Table of Contents Author Guidelines Submit a Manuscript
Emergency Medicine International
Volume 2011, Article ID 616323, 6 pages
http://dx.doi.org/10.1155/2011/616323
Clinical Study

Is Blood Alcohol Level a Good Predictor for Injury Severity Outcomes in Motor Vehicle Crash Victims?

1Department of Medicine, Faculty of Medicine, University of Calgary, 1403-29 Street NW, Calgary, AB, Canada T2N 2T9
2BC Injury Research and Prevention Unit, L408-4480 Oak Street, Vancouver, BC, Canada V6H 3V4
3Developemental Neurosciences and Child Health, Child and Family Research Institute, L408-4480 Oak Street, Vancouver, BC, Canada V6H 3V4
4Department of Social Medicine, National Research Institute for Child Health and Development, Tokyo 1578535, Japan

Received 27 April 2011; Accepted 25 May 2011

Academic Editor: Walter Mauritz

Copyright © 2011 Bikaramjit Mann et al. This is an open access article distributed under the Creative Commons Attribution License, which permits unrestricted use, distribution, and reproduction in any medium, provided the original work is properly cited.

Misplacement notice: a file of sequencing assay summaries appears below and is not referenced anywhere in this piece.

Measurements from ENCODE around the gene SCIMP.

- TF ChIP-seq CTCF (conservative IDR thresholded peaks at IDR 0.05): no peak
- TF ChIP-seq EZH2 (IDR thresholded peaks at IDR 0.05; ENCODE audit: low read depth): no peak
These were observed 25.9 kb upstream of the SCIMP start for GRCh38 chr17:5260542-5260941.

Abstract

Experimental studies in animals suggest that alcohol may influence pathophysiologic response to injury mechanisms. However, biological evidence for the alcohol-injury severity relationship provides conflicting results. The purpose of our retrospective cross-sectional study in 2,323 people was to assess whether blood alcohol level (BAC) adversely influences injury severity in victims of motor vehicle collisions (MVCs). We found no difference in mortality OR 1.09 (0.73–1.62), or length of hospital stay, and a trend for lower ISS score was found in the high-alcohol group ( ). Furthermore, the high-alcohol group demonstrated a lower adjusted rate of severe head injury OR 0.65 (0.48–0.87), chest injury OR 0.58 (0.42–0.80), and serious extremity injury OR 0.10 (0.01–0.76). The findings of our study do not demonstrate a dose-response relationship between alcohol consumption and injury severity in MVCs. This study implies that higher BAC may lead to less severe injuries, without impacting mortality or length of hospital stay, however, further research is required to elucidate the nature of this relationship.